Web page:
We may perhaps conjecture that there are analogies to this experience in other mediated encounters. I may, for example, approach the dialogues of Plato and of Xenophon without any prior knowledge of Socrates or any particular interest in him. I may also have no prior convictions as to whether Plato and Xenophon are presenting a real man or a fiction. Yet, while I am reading these testimonies to Socrates, Socrates may become for me so real and vital a figure that I no longer have any doubt of his historical actuality. I may be far more challenged by him than by Plato or Xenophon, through whom I have come to know him. I may even begin to judge Plato and Xenophon in terms of what I now feel to be the in-justices that they do to their master in their portrayals. Thus, paradoxically, they have mediated to me an encounter with a man in terms of which I then judge the adequacy of their testimony. We must now ask whether this is the fashion in which Brunner conceives of our encounter with Jesus Christ.
To some degree, at least, this analogy appears to hold. Brunner does believe that the witness of the apostles mediates an encounter with the person of Jesus that is not simply an encounter with their witness to him. He does believe that this encounter is the norm by which we judge even their witness. But this position seems to be in line with that of the now notorious nineteenth-century thinkers who sought the historical person of Jesus behind the records and criticized the records from that vantage point. Brunner is not oblivious to the dangers of this program. His justification of his own position in the face of his approval of the rejection of the nineteenth-century quest of the historical Jesus clarifies for us what he understands by the person of Jesus and our own encounter with him.
First, Brunner approves Schweitzer’s exposure of the unhistorical character of the nineteenth-century quest. (Ibid., II, pp. 260-263.) The biographers of Jesus assumed that he was a man who fulfilled their own ideals of humanity but no more. Hence, they attempted to portray him as an understandable and admirable human being. Since the apostolic witness presents him as the Messiah who preaches the imminent consummation of God’s Kingdom, they were forced to invent an almost wholly different person. Hence, in their effort to reconstruct the historical reality they used illicit imagination and projected their own ideals.
Schweitzer himself drew the conclusion, not that nothing can be known of Jesus, but that what can be known of him is precisely the messianism and apocalypticism that the nineteenth-century biographers had tried to discard. Brunner generally accepts this judgment of Schweitzer, although he regards it as extreme. He does not understand Jesus’ teaching to be wholly determined by his expectation of God’s future acts. Jesus’ awareness of the present work of God also plays an essential role. (Ibid., II, pp. 262-263.) But he agrees that Jesus confronts us as a person who claims to be something more than a virtuous man, and that any attempt to find behind this person who proclaims himself, another, who is merely human, is doomed to failure.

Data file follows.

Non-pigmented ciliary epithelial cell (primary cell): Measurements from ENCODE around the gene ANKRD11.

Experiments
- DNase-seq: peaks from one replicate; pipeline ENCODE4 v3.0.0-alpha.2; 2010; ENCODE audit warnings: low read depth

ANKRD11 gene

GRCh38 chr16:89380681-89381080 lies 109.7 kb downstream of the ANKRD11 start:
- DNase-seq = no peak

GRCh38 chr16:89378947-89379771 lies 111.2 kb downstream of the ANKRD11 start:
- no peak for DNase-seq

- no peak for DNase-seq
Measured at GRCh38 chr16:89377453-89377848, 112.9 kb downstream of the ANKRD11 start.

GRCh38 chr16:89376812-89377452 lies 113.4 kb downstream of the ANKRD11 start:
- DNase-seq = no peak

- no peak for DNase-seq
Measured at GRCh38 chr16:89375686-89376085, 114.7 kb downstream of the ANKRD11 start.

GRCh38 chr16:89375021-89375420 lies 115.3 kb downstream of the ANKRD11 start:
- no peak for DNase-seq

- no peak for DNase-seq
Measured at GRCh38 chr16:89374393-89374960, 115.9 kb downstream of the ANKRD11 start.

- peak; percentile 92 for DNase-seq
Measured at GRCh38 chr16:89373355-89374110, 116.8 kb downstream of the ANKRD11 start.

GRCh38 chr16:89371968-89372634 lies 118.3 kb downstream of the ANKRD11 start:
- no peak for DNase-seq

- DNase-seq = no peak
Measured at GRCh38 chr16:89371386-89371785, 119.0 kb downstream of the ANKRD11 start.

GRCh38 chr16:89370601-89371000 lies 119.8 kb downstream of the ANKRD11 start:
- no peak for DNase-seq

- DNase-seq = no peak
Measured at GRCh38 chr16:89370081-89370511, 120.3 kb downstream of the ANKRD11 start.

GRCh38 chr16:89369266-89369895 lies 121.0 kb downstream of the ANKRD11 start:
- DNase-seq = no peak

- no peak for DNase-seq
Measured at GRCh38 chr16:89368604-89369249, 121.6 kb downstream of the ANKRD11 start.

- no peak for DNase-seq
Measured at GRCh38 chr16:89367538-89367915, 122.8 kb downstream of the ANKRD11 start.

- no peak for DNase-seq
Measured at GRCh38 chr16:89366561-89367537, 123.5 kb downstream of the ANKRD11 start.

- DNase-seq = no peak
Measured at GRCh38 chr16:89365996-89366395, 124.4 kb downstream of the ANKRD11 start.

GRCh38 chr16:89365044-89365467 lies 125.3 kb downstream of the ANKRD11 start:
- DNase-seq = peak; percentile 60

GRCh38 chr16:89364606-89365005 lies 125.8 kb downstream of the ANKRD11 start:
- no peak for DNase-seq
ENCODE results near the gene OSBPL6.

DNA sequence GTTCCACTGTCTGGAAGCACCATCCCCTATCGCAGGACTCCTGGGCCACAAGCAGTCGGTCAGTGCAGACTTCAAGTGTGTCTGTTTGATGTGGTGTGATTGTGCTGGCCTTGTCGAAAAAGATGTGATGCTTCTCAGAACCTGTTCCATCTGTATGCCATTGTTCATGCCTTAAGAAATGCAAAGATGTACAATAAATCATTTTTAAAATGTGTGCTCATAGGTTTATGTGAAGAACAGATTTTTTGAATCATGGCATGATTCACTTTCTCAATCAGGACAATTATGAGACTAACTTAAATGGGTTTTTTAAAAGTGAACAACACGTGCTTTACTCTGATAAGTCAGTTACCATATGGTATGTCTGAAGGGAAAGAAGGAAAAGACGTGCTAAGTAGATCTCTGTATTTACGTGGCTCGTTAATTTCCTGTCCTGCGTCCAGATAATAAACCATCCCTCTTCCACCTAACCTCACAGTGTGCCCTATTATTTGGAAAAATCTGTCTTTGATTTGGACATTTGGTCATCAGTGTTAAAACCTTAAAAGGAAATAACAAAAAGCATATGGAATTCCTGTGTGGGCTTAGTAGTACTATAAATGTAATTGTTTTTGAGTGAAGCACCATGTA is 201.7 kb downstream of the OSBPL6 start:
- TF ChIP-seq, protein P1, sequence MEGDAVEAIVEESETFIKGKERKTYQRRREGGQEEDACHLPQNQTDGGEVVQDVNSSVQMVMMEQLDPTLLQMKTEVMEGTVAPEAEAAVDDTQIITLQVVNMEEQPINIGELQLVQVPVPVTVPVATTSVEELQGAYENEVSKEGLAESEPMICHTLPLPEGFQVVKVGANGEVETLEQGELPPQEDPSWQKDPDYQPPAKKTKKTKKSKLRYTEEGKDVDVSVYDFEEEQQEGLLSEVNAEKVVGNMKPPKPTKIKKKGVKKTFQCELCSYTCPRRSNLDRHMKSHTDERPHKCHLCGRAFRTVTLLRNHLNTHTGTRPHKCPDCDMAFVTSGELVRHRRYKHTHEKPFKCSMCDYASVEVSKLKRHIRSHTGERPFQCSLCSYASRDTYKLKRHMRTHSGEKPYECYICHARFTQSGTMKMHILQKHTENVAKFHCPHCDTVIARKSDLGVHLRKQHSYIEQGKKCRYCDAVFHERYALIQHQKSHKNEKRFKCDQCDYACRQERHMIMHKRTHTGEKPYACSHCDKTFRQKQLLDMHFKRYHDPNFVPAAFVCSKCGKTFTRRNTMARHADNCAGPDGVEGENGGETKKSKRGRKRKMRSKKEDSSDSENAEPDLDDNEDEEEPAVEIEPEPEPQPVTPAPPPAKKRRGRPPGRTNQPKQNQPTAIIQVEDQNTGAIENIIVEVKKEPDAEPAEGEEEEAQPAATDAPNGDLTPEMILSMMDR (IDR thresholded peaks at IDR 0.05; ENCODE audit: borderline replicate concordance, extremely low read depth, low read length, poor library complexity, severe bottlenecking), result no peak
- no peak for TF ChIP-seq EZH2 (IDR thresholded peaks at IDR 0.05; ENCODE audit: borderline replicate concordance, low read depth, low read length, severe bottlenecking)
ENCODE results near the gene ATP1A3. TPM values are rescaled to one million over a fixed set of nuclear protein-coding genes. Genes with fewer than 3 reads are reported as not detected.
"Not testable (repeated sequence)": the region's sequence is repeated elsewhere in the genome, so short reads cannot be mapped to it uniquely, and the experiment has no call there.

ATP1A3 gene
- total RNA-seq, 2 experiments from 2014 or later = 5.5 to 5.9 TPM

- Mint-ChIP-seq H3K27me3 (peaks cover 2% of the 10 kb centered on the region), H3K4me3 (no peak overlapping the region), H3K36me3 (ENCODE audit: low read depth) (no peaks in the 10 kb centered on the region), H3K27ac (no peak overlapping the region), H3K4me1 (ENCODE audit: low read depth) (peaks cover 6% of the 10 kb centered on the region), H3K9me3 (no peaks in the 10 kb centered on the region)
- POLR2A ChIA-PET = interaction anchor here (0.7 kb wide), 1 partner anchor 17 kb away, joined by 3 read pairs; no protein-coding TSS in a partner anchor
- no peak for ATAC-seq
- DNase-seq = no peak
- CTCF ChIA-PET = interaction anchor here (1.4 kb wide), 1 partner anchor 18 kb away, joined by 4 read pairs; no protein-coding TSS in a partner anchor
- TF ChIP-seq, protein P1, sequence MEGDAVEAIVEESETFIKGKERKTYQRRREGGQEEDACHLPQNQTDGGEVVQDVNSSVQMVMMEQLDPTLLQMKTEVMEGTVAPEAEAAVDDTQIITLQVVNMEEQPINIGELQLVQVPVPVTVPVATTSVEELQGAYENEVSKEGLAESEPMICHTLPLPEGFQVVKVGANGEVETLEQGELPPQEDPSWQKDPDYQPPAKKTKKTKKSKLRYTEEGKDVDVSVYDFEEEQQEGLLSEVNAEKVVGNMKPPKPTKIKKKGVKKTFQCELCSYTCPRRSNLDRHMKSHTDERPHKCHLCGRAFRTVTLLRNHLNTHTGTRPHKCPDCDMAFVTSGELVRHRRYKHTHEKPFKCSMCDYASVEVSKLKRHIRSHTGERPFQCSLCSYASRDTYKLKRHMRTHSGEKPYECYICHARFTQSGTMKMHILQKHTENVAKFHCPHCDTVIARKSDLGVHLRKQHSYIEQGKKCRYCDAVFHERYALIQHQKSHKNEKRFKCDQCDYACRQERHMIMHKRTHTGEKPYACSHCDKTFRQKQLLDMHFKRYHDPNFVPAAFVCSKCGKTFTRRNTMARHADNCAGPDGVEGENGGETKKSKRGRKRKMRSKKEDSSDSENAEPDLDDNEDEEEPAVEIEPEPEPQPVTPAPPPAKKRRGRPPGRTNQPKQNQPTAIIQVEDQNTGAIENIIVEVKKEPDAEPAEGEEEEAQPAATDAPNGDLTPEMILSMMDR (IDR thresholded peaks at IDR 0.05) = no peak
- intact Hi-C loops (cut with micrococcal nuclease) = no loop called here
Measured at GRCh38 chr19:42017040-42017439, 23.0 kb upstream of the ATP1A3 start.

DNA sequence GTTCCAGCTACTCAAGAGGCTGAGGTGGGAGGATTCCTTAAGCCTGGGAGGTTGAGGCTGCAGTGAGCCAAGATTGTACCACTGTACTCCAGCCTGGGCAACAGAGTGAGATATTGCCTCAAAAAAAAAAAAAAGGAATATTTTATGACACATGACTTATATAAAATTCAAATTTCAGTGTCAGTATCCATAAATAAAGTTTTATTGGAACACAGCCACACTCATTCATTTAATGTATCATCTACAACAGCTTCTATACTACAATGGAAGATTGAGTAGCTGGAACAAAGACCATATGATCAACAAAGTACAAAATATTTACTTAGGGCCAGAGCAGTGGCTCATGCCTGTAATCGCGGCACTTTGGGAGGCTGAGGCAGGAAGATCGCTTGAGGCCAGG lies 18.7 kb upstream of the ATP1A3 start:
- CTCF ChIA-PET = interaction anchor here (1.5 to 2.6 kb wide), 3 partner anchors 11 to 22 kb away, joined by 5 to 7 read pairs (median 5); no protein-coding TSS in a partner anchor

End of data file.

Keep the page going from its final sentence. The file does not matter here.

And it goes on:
From the form critical school, however, and culminating in the work of Bultmann, there has arisen a more radical objection to any attempt to encounter the person of Jesus. (Ibid., II, pp. 242-243, 263-270; III, pp. 246-250, 388-391.) The Gospels are understood as consisting entirely of materials made use of in the preaching and worship of the early church. This church was not interested in the person of Jesus but rather in the mighty act of God. Hence, the materials with which they provide us are unsuited to any reconstruction of the historical figure.
Brunner does not reject the form critical study of the Gospels; but he does believe that its legitimate implications have been seriously exaggerated. In the first place, the skepticism that has arisen with regard to the accuracy of our information about Jesus is only partly due to the fact that this information is given in the form that it assumed in the church’s preaching. It is also due to assumptions on the part of such critics as Bultmann that the actual facts could not have been as they are reported, assumptions rooted in an already outdated understanding of the modern scientific world view. (Ibid., II, pp. 190-191, 269-270; III, p. 248.) In the second place, Brunner shows that even the most skeptical accounts leave us with a historical figure, and with a figure who does witness to his own person as decisive. (Ibid., I, p.211; II, pp. 242-243, 247, 249, 328.) In the third place, the witness of the church to Jesus is a witness to the historical figure and hence, does mediate an encounter with him. The Christ of faith is the Jesus of history. The encounter with Jesus is the recognition of him as the Christ. (Ibid., II, pp. 240-241, 244,327; III, pp. 209-211, 216-218.)
In view of all this, the hypercritical doctrine that we know too little of Jesus as person to encounter him as such must be rejected. The analogy of this encounter with other mediated encounters with historical figures can be retained. However, Brunner distinguishes the encounter with Jesus from other such encounters in two important ways. First, the one we meet in the apostolic witness to Jesus Christ is one who confronts us with divine authority. (Ibid., II, pp. 325-326.) Second, the acknowledgment of that authority, which is of the essence of the meeting, is given to us in the present act of God in the form of the Holy Spirit. (Ibid., 1, pp. 29 if.; III, p. 29; Revelation and Reason, pp. 169 if.; Man in Revolt, p. 67. Brunner understands that the work of the Holy Spirit is not strictly limited to this testimony, but he does not discuss his other work extensively. See Dogmatics I, p. 31; III, pp. 29-30.) Ours is not, therefore, an intuitive act of reconstructing a personality from fragmentary witnesses. Ours is a confrontation with divine reality to which we receive immediate divine testimony. Hence, the relativity of personal opinions is radically transcended.